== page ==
The International Journal of Developmental Biology

Int. J. Dev. Biol. 37: 425 - 431 (1993)

Vol 37, Issue 3

Polar ionic currents around embryos of Lymnaea stagnalis during gastrulation and organogenesis

Published: 30 November -0001

R Créton, D Zivkovic, G Zwaan and R Dohmen

Department of Experimental Zoology, University of Utrecht, The Netherlands.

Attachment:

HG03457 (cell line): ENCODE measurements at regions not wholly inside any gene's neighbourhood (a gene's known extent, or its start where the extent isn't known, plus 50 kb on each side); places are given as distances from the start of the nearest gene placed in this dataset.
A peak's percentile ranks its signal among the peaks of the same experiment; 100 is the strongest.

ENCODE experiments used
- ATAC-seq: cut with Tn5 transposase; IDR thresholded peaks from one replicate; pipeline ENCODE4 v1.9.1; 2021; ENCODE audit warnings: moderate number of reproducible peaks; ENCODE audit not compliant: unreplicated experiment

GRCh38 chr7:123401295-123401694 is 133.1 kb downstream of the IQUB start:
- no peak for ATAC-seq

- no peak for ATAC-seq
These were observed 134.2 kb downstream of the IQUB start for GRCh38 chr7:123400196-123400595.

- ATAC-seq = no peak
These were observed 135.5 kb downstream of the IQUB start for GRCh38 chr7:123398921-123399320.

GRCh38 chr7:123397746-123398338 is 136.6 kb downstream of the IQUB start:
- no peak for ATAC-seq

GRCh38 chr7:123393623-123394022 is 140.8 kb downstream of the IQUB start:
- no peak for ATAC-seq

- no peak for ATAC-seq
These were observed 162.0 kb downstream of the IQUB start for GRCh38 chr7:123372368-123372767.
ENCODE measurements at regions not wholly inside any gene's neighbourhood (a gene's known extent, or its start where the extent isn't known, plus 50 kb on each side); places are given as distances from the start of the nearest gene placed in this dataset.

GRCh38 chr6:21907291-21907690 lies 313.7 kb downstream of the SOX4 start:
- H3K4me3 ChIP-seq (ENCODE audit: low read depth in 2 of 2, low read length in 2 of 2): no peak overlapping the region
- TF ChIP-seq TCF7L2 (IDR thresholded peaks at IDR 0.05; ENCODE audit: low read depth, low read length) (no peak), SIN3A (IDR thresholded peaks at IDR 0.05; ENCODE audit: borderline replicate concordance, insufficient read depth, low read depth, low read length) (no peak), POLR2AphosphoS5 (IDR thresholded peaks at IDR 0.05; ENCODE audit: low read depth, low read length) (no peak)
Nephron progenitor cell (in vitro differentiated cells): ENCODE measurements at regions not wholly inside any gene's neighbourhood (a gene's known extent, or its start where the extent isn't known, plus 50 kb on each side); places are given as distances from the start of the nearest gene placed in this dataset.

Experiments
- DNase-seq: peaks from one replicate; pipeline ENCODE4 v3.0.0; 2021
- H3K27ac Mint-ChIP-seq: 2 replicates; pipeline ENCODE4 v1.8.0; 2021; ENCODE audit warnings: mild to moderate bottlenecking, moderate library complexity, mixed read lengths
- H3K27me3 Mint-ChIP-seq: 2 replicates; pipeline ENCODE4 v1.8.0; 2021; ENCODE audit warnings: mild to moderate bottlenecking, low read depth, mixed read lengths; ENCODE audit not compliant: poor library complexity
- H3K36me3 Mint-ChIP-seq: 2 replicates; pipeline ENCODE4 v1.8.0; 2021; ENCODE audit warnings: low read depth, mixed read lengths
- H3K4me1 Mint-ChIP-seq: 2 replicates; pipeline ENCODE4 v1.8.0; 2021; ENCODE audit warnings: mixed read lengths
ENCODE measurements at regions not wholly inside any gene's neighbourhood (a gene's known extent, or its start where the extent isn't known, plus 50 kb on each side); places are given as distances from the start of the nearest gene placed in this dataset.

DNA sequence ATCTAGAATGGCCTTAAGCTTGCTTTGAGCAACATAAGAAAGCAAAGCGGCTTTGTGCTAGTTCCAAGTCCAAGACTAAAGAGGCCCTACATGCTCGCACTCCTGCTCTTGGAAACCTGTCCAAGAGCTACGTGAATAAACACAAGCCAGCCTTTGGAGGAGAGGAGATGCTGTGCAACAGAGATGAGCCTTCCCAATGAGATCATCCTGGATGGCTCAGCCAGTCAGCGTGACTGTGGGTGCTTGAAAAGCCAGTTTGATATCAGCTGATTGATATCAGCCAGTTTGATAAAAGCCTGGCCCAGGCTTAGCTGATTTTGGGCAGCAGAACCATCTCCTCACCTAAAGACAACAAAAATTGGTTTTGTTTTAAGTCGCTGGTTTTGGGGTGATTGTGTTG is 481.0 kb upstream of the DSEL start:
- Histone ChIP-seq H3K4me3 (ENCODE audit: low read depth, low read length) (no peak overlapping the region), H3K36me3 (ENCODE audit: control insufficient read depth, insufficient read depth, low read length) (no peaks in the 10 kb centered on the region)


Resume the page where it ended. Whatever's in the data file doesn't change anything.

Embryos of Lymnaea stagnalis generate ionic currents which can be measured with the vibrating probe. Here we investigated the presence and origin of the currents during late embryonic development. During gastrulation the current pattern correlates with the animal-vegetal polarity and during organogenesis it is correlated to the newly formed antero-posterior axis. The origin of the ionic currents was studied by inhibition of the Na+/K(+)-pump with ouabain and by enzyme-cytochemical detection of the Ca(2+)-pump. Ouabain treatment resulted in a reduced current density around the embryo, indicating that the Na+/K(+)-pump contributes significantly to the net current. The Ca(2+)-pump was found to be localized in the vegetal blastomeres during gastrulation and in the larval kidney during organogenesis. It seems likely that this Ca(2+)-pump renders only a minor contribution to the net current in late embryonic development. Ionic currents have now been described in Lymnaea from the uncleaved egg up to the juvenile snail. During this period the overall current pattern changes only twice, demonstrating that the voltage gradient generated by the embryo remains stable during prolonged periods in development.

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